C-Store Count Decreases in U.S.
The number of U.S. convenience stores fell 1.6% year over year in 2020, with the store count standing at 150,274.
That’s according to the 2021 NACS/Nielsen Convenience Industry Store Count. The store count is based on c-stores that were open as of Dec. 2020.
Convenience stores sell an estimated 80% of the fuel purchased in the United States, and the new store count shows that 121,538 convenience stores sell motor fuels (80.9% of all convenience stores), a slight 0.4% drop from 121,998 stores selling fuels the year prior.
The decrease in the total convenience store count was expected, given the overall retail contraction in the United States, the report said.
The industry decline was led by a 3.1% decrease in single-store operators (92,196 in 2020 versus 95,108 in 2019), which account for 61.4% of all convenience stores. In addition, the decrease in the industry store count was more pronounced among stores that did not sell fuel. Of the total 2,446-store decline, 1,986 did not sell fuel, compared to 460 that sold fuel.
“While pandemic-related restrictions significantly affected commuting in 2020, leading to an estimated 10% to 15% decrease in fuel demand, fuel was still an important convenience offer as customers increasingly relied on their local convenience store to bundle shopping occasions when fueling up and also purchasing fill-in grocery items and take-home meals at stores,” said NACS VP of Research Lori Stillman.
The decline of one-store operators continues a multi-year trend; single-store operators made up a record 63.2% of the industry in 2017. Meanwhile, the percentage of one-store operators that sell fuel dropped to 57.1%, the lowest since 2010 (56.7%).
Despite the third straight yearly decline in stores, the overall convenience store count has increased 2.7% during the past decade. The last time the industry saw multi-year declines was 2009 and 2010, related to the economic fallout of the Great Recession.
“The sustained growth of online shopping and the long-term effects of the pandemic will continue to reshape consumer shopping routines and affect the overall retail landscape and make for extremely challenging times. At the same time, there are opportunities, especially for small retail, to implement more online offers and last mile fulfillment to provide convenience however the customer defines it,” said Andy Jones, NACS vice chairman of research and technology, who is president and CEO of Sprint Food Stores (Augusta, Georgia).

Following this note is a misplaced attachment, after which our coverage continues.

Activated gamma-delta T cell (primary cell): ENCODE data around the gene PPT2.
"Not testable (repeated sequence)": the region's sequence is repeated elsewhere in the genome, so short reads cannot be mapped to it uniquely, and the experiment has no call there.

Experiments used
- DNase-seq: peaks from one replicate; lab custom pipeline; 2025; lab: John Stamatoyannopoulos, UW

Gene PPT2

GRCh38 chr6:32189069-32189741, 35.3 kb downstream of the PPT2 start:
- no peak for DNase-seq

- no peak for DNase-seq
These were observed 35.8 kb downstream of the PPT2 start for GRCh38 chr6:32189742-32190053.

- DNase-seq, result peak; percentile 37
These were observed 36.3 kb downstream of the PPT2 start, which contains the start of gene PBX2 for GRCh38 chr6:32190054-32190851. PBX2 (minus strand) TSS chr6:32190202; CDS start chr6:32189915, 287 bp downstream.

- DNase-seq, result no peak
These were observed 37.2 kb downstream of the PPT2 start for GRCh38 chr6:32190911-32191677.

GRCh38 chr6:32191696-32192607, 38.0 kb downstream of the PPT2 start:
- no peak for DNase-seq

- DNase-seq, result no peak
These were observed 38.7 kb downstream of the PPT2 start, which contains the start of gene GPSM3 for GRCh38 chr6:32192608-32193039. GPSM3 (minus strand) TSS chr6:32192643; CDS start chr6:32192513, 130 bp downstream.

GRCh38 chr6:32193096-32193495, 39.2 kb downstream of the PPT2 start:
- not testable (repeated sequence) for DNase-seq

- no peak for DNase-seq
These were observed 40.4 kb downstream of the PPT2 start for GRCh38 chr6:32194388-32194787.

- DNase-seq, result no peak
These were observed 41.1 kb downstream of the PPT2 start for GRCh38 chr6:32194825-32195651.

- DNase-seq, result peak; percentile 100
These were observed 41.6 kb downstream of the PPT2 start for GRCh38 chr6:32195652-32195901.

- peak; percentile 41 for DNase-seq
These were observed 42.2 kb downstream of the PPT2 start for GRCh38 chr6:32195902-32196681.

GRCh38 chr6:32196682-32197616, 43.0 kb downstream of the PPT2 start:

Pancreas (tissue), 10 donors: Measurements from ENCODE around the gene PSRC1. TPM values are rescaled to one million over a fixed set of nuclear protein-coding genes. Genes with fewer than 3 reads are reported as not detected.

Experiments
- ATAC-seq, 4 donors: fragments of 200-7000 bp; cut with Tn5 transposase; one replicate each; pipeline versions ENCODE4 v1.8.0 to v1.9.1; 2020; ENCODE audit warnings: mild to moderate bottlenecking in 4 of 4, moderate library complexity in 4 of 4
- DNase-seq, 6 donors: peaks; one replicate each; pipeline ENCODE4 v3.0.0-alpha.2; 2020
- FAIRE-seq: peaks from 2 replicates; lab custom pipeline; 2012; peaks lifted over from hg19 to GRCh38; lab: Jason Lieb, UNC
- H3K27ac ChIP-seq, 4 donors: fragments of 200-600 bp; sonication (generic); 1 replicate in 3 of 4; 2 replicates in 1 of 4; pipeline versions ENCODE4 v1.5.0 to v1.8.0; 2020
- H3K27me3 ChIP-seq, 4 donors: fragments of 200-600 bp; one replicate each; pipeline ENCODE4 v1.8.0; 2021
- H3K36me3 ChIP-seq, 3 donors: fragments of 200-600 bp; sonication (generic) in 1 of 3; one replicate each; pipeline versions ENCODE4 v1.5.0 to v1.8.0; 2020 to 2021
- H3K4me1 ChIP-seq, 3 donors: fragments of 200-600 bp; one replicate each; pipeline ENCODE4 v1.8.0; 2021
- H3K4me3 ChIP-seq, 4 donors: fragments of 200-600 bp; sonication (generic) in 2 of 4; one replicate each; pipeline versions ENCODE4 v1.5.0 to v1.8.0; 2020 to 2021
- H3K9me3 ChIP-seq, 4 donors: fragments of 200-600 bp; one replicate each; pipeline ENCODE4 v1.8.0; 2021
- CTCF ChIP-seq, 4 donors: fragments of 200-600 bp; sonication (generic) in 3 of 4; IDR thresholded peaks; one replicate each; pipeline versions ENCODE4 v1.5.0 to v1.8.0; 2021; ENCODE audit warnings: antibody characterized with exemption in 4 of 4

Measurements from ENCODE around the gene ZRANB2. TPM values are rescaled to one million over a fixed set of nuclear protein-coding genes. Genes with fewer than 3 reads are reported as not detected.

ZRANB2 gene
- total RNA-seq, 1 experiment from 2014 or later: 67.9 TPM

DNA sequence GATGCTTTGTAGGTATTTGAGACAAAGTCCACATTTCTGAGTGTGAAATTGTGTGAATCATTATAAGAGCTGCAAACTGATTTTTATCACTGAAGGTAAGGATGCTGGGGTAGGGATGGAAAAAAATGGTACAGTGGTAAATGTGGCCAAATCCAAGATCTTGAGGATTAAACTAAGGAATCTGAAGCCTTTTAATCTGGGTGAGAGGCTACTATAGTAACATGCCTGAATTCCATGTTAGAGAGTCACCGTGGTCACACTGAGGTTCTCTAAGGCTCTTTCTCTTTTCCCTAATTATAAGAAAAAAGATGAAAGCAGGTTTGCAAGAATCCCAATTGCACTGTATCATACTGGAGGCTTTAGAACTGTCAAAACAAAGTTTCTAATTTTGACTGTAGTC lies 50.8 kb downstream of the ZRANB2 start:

Among the states, Texas continues to have the most convenience stores (15,695 stores), or more than one in 10 stores in the country. The rest of the top 10 also remains the same from the year prior.
California is second at 12,074 stores, followed by Florida (9,619), New York (8,096), Georgia (6,574), North Carolina (5,890), Ohio (5,564), Michigan (4,855), Pennsylvania (4,698) and Illinois (4,629). California is the only state in the top 10 that added stores (+84), while New York (-393 stores), Florida (192) and Texas (161) saw the largest declines. Alaska (176) has the fewest stores in the country.
Performance vs. Other Channels
The decline in the convenience store count reflects the decline of all brick-and-mortar stores. Overall, retail contracted 2.1%, with the dollar store channel being one of the few channels that saw growth (+3.1%). All other major competing channels had fewer units by Dec. 2020.
In addition are “gas station/kiosk” stores that sell fuel but not enough of an in-store product assortment to be considered convenience stores. There are 15,638 kiosks, led by 1,673 kiosks in California, 1,339 in Texas and 924 in New Jersey, a state that requires full-service fueling. The kiosk format saw a 9.4% decline over the past year and 29.2% decline over the past five years as more consumers seek out stores that have robust food and beverage offers.